November 3, 2006
Adding time to TV timeouts has changed coaching
By AL STRACHAN
There's not much you can do in 20 seconds.
If you're a sportswriter, you could watch someone else do 20 pushups. If you're an investor, you could watch the value of your income trusts drop by $50,000. If you're a lawyer, you could describe, using semaphore, all the good things your profession has done for society.
But if you're a top-level hockey coach, you can change the face of your game.
At the beginning of the season, the National Hockey League announced that the duration of TV timeouts would be increased by 20 seconds.
The concept was instituted by John Shannon, the league's senior vice-president for broadcasting. How you get to be a senior vice-president when you're in your first year on the job is something only the NHL can explain, but we digress.
Shannon is the best hockey producer in the world. That's why he was repeatedly hired by the International Olympic Committee to produce its host feed, and it goes a long way to explaining why he was fired from Hockey Night in Canada by Nancy Lee, who, on a good day, knows which end of a camera to point.
But Shannon's job now is to improve the level of NHL broadcasts, especially in the United States, and it was his contention that with TV timeouts of 1:40, fans were not getting to see enough replays of a game's most exciting moments.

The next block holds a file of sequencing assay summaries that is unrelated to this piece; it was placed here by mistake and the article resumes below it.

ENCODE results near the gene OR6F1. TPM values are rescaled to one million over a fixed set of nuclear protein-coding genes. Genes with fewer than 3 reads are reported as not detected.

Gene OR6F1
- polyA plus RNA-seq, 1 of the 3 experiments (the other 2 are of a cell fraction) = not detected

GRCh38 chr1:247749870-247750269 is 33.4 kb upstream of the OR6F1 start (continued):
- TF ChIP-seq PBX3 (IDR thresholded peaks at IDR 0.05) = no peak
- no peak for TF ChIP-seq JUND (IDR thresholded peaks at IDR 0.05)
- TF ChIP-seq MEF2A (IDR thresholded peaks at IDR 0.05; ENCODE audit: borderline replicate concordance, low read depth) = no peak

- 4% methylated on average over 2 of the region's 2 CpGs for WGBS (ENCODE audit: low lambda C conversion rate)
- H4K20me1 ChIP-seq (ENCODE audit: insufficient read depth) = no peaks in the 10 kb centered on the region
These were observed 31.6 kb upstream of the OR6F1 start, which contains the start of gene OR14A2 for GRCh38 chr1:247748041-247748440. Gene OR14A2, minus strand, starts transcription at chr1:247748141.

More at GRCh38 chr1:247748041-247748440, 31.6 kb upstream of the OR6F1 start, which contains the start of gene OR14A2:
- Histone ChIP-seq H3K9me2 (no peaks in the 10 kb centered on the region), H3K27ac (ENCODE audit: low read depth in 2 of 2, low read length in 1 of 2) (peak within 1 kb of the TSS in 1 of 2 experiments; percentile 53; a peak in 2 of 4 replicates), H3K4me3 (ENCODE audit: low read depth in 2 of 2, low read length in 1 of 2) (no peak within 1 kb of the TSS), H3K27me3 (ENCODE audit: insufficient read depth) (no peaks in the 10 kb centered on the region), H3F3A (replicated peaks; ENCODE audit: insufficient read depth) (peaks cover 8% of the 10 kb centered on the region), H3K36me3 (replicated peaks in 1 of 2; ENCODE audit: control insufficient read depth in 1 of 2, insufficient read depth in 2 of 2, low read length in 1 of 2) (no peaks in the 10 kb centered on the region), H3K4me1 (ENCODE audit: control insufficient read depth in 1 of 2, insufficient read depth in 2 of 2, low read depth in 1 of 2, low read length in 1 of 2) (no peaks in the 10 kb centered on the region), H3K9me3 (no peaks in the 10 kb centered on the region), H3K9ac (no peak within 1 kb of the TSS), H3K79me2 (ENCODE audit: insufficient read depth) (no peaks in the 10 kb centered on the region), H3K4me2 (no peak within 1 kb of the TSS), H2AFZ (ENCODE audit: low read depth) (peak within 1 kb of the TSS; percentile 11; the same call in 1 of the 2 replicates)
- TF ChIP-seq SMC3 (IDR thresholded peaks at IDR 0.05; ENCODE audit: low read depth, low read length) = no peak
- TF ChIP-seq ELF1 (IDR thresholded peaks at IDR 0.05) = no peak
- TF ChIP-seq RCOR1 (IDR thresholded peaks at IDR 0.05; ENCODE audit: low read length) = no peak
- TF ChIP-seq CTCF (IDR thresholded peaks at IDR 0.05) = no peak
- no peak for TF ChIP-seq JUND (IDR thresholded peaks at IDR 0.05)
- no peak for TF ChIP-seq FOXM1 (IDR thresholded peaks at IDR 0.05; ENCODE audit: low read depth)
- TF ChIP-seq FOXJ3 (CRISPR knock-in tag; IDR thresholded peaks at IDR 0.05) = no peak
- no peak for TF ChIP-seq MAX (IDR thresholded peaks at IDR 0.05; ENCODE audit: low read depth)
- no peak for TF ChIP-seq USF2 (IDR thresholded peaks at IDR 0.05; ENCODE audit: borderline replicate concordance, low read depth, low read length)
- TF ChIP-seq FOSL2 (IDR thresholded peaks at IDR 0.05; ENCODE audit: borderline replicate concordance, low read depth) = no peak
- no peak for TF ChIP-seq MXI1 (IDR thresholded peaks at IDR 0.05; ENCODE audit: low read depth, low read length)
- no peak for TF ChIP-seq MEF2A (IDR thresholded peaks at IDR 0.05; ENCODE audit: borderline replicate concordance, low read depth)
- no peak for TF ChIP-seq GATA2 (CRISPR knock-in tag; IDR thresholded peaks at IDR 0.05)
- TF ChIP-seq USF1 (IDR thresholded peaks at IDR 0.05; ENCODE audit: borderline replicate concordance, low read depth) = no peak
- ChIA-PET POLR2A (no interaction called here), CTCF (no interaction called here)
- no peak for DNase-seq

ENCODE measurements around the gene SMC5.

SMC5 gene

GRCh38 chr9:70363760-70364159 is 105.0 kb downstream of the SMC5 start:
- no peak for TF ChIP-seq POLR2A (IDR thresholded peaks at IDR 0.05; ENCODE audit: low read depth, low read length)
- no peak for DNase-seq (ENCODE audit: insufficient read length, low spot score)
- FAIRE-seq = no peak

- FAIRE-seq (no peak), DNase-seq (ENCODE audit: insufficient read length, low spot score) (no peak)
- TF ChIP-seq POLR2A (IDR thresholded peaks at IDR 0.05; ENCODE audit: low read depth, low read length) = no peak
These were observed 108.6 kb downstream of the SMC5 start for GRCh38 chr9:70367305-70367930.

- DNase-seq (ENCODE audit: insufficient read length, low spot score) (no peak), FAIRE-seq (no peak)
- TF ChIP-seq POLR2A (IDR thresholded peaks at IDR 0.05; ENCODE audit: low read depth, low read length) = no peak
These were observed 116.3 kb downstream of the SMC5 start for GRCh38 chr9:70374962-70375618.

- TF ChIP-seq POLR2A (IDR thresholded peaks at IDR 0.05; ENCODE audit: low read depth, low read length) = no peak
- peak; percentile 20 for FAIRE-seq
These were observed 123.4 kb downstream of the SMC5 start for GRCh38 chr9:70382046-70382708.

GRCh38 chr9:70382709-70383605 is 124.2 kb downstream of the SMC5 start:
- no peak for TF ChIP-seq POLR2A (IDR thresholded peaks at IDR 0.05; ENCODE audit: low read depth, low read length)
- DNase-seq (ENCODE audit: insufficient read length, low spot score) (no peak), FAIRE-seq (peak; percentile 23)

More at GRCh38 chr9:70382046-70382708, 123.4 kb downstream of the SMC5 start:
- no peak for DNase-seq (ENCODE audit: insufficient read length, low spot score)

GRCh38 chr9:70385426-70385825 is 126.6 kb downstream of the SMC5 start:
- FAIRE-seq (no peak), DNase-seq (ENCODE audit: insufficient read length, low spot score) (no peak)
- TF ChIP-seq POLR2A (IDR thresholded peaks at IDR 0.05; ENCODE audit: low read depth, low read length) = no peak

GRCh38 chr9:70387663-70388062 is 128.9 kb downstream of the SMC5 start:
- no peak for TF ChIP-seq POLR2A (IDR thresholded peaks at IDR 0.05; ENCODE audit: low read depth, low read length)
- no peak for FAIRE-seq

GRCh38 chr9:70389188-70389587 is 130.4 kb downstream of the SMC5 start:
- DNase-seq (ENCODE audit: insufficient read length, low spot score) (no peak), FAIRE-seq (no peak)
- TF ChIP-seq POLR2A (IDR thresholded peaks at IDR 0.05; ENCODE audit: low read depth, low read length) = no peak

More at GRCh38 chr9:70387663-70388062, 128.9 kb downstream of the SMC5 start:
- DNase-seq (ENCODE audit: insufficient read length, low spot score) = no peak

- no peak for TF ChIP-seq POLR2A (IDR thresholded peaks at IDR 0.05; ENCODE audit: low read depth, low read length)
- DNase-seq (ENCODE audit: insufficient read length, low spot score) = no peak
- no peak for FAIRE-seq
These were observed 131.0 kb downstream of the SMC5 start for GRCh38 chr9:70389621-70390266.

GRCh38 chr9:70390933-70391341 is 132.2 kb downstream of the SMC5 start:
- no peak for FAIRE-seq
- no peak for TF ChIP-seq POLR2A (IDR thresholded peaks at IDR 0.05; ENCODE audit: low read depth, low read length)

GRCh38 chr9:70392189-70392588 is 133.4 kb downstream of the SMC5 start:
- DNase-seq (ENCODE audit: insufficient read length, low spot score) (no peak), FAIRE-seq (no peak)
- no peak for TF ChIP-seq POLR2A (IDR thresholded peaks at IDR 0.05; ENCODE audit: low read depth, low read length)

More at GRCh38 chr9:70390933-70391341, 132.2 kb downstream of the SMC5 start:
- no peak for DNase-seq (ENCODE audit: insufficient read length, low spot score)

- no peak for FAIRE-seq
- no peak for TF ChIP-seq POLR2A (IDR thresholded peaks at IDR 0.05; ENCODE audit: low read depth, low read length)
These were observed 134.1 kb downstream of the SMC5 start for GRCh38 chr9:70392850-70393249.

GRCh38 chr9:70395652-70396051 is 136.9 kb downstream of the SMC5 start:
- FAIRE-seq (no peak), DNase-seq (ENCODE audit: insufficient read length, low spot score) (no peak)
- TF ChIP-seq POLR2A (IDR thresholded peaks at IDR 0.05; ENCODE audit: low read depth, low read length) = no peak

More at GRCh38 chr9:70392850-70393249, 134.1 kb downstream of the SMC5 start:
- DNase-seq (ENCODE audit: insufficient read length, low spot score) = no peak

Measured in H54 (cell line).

After 90 seconds of commercials, only 10 seconds remained, and one or two of them were invariably squandered before the commercials started.
By the time one replay had been shown, live action had resumed. But as any hockey fan knows, it often helps to see a play from a second or third angle. And sometimes, more than one play deserves a second look.
So Shannon added 20 seconds to the break, imposing the condition that the extra time can not be used for commercials. It doesn't seem like a big difference. But to a professional coach, it is.
"It's a gold mine," said the Maple Leafs' Paul Maurice.
"It's seems like a very small detail," said the Atlanta Thrashers' Bob Hartley, "but that two-minute timeout, rather than a minute or a minute-and-a-half is a huge difference."
In Maurice's case, it's the reason Mats Sundin's ice time has increased so dramatically this season. In Hartley's case, it's the reason Ilya Kovalchuk is third among NHL forwards in average ice time with 22:22.
"There's nothing wrong with that," Maurice said. "People come to watch these guys play.
"I've always thought that the best players could play a little bit more, that they're more exciting to watch play."
In today's hockey, shifts are usually in the 40-second range.
In two minutes of playing time, a coach could send out his second, third and fourth lines. In two minutes of TV timeout, he can pretend that those lines had their turn.
If the first-line players were out before the break, they can go right back out after the break.
Those 20 seconds have changed the nature of coaching. When the TV timeouts were shorter, a coach would plan his strategy based on who would do after the next timeout. Now his plans are based on who goes out before the next timeout.
And since the timeouts are taken according to a precise schedule, with a little variance for power plays, a smart coach can get his stars out much more than he ever did.
But the stars aren't unduly tired because the rest between shifts hasn't been reduced. And most of them thrive on the extra work.
And from the fans' point of view, it makes a better game because the stars are having a greater impact.
All because of 20 seconds.